One day I innocently mentioned that I love saibhaji, and the people I was with laughed and called me a wannabe Sindhi. Through the ancient mists of time I remembered how, as a child, my mother would have to threaten violence before I’d be convinced that saibhaji was good for my health.
Those were the days when I was an ethnic minority so rare that there were only two of us, my brother and me. It’s quite common now for young people to have origins in different regions of the country. But the trend was definitively set by my parents, and, as with any pioneer venturing new frontiers of existence, life was cold and lonely.
‘Cold’ and ‘lonely’, in fact, are words that well describe life on a tea plantation, where we lived in those days – although more positive attitudes might offer ‘enveloping magnificence of nature’, and opulent ‘quality-of-life’ (a concept yet to be defined) which were equally attendant.
It’s amusing to dwell on that social context, in which every fresh acquaintance would first inquire ‘what’ we were. In later years this evolved to a pleasant psycho-philosophical past-time resulting in self-defining moments-of-truth, but at the time, there was a sheer backdrop of pain and isolation when I was unable to shelter in any of the community niches of my compatriots.
There was no language into which we could comfortably slip – like pyjamas and slippers after dinner – and natter on with others who spoke the same idiom. It was always English, and English that brought amused smiles (or, worse, grimaces of pain) – on faces that politely turned aside to hide them – to genuine native speakers of the language. When the relatives met, they would most impolitely jabber away to each respective parent in their native tongue, words flung like unfriendly rocks over our heads, yielding but the occasional glimmer of meaning.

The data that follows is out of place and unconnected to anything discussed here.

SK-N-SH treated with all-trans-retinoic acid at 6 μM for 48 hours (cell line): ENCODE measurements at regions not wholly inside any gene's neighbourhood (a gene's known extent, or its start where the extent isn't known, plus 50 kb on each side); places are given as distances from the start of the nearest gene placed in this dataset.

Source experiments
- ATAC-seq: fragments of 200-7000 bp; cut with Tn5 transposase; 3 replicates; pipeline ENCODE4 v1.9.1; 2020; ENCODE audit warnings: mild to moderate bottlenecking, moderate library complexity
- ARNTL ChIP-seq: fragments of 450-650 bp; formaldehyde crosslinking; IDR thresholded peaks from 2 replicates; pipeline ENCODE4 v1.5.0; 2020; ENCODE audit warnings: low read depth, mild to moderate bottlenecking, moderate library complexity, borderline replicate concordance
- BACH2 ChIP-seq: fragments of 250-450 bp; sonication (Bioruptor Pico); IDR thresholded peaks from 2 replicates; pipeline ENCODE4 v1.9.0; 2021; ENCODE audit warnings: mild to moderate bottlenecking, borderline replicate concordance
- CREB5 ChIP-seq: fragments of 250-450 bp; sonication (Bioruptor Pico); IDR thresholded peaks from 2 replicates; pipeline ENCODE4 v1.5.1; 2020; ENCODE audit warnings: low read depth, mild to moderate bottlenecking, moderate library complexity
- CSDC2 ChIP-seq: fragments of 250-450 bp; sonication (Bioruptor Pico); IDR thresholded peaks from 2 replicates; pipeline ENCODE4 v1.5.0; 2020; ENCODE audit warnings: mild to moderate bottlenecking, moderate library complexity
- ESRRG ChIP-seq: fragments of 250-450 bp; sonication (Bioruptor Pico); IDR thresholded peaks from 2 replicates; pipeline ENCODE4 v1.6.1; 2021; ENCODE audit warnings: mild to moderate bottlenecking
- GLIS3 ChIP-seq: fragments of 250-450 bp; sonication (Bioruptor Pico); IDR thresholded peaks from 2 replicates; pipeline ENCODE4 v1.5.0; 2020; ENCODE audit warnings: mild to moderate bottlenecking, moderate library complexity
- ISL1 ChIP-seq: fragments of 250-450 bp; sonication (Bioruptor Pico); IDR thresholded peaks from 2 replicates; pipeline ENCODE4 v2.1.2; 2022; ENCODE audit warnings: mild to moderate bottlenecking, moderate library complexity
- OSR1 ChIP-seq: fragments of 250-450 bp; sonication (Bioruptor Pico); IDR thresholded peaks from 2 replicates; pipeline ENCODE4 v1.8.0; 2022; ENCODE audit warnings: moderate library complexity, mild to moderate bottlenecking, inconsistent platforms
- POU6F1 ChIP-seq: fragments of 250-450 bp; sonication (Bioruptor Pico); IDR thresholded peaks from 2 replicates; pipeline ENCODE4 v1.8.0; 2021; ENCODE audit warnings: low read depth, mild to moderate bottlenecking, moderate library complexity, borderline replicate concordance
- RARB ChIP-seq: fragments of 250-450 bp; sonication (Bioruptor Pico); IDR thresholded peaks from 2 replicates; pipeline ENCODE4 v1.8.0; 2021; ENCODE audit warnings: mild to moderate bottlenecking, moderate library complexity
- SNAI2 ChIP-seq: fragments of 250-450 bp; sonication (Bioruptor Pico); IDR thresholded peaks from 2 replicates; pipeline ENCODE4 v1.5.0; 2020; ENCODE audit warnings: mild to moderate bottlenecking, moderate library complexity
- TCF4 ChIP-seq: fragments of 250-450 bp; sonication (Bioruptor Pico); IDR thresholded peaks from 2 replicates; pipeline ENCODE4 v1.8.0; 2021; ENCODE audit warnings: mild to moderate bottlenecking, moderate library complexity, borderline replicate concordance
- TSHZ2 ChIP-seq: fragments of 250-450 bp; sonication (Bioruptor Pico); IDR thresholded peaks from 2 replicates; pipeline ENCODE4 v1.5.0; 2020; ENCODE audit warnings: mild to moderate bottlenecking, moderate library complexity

At meal times, we would eat what they now call ‘world food’, my mother even boasting in public that frog legs taste quite like chicken, and I bitterly envied all around me, whose staple was the formula Indian Vegetarian Meal (now revered as a coveted genre by all major world airlines).
We were always outsiders – but no one sang Paeans to our Plight or wrote Epics on our Experience. Over time, it became part of my consciousness to be constantly seeking a peer group, permanently striving to fit in: from zodiac sign, to old school tie, to IQ, waist-size and more; an insatiable hunger to find others of a common denominator.
Now, with my fortieth birthday galloping, giddy and relentless, towards me (a horrible cosmic calculation-mistake, I’m convinced), at last I’ve found where I belong. Through an inexplicable chain of events, here I am, deeply embedded in a close-knit group of intelligent, competent and highly ambitious IT professionals. A burgeoning population. Blood group? Simple. It’s C++.
First appeared as ‘Outsider’s place’ in a Times of India Middle 15 Nov 2001